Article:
Horace Greeley, a 19th-century editor and statesman, once famously told the ambitious pioneers of his day, "Go West, young man." It was good advice a century and a half ago, and for companies seeking to get involved in the burgeoning solar industry, it remains solid advice today.

By 2020, the state of California alone plans to install at least 3,000 megawatts of solar power. It's an ambitious goal, and it helps explain why privately held NanoSolar is racing to build a production facility in San Jose capable of producing 430 megawatts of solar power, and why China-based Suntech Power (NYSE:STP) recently established a U.S. subsidiary.

According to this report in Inside Greentech, German solar manufacturer SolarWorld is now the latest company to seek out a strong presence on the West Coast of the United States. It has reportedly purchased a high-tech production facility in Oregon for a bargain-basement price of $40 million. (The facility was originally built for the Komatsu Group, which had invested $500 million to outfit it as a silicon chip plant).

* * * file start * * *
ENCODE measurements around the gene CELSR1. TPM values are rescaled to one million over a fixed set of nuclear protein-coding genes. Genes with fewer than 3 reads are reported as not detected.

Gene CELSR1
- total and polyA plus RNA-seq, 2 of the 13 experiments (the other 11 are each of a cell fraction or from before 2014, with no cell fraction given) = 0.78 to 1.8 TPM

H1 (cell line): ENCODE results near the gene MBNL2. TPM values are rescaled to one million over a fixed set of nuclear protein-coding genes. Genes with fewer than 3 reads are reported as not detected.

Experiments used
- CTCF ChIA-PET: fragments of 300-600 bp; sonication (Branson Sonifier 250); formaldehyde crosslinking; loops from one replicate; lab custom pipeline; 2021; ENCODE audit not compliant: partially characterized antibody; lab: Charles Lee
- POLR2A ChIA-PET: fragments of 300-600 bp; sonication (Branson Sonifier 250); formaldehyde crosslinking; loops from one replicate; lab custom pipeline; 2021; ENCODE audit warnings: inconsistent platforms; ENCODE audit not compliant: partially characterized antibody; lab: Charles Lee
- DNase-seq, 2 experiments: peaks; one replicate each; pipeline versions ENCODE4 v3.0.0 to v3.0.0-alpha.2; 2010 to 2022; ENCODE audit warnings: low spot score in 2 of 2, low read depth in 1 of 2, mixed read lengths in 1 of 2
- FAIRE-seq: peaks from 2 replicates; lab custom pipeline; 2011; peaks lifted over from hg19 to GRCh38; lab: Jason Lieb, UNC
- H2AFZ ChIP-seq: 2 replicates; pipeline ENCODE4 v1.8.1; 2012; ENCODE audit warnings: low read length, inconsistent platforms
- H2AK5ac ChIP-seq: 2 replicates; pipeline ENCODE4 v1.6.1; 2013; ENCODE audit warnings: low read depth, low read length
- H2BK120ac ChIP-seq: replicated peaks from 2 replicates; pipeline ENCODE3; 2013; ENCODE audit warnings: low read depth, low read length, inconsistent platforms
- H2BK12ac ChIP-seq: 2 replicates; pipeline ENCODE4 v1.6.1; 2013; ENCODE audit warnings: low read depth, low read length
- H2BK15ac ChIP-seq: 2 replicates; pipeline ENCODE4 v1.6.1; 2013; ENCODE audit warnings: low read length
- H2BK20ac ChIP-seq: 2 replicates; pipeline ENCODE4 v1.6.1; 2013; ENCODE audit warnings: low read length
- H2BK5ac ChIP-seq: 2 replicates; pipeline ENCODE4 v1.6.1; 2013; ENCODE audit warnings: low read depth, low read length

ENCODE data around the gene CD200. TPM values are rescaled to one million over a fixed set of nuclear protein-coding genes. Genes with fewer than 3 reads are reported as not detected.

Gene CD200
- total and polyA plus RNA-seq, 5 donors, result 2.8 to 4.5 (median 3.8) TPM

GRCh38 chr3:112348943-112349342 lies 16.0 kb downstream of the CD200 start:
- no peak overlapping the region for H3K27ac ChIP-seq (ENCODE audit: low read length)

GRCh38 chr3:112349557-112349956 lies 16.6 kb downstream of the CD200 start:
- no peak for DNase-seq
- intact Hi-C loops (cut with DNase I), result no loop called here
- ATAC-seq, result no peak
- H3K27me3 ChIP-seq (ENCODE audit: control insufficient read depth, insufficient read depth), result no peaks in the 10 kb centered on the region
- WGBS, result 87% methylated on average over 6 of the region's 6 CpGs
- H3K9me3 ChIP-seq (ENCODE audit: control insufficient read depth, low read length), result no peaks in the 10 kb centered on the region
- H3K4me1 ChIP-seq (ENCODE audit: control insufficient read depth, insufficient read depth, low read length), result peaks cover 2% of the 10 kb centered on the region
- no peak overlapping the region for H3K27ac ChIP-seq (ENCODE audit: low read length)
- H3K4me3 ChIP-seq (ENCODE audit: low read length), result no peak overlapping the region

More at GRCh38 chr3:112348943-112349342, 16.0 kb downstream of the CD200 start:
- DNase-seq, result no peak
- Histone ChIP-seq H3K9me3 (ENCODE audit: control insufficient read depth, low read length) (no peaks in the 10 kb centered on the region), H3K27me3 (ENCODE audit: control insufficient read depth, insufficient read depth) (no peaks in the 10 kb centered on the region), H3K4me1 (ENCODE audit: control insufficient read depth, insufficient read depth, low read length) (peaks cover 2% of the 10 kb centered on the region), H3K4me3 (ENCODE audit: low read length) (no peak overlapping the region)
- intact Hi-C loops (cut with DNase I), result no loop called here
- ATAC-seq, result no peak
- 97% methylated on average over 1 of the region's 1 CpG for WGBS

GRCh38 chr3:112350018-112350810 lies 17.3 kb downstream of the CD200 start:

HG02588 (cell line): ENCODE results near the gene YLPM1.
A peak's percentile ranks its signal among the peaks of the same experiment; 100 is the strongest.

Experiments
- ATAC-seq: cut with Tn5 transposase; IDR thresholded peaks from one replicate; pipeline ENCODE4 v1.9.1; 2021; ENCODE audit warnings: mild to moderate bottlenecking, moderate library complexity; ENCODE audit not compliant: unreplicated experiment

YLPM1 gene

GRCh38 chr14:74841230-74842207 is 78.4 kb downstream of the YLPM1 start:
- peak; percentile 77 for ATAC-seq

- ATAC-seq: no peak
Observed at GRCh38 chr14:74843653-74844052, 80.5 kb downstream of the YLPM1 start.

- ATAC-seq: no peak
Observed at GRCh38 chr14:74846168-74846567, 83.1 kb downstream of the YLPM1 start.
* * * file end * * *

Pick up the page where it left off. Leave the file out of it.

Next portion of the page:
The plan is for SolarWorld to transfer one of its existing production facilities in the state of Washington to the site within the next few months, and begin producing 100 megawatts' worth of solar cells by the end of year. The company expects to expand the plant's capacity to be capable of producing 500 megawatts of solar modules by 2009.

You may recall that early last year, SolarWorld acquired Royal Dutch Shell's (NYSE:RDS) solar crystalline operations in the United States, automatically establishing itself as a major player in the U.S market. This latest move has the potential to make SolarWorld even more formidable. Investors in companies such as Kyocera (NYSE:KYO), Suntech Power, Evergreen Solar (NASDAQ:ESLR), SunPower (NASDAQ:SPWR), and First Solar (NASDAQ:FSLR) will want to keep track of its progress.

The solar space is quickly getting crowded, and in the coming years, there will likely be some sort of industry shakeout. SolarWorld's latest move dramatically improves the odds that when the gold rush is over, it will be one of the few "young men" to have profited from going west.

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Jack Uldrich owns stock in Suntech Power and GE. The Fool has a strict disclosure policy.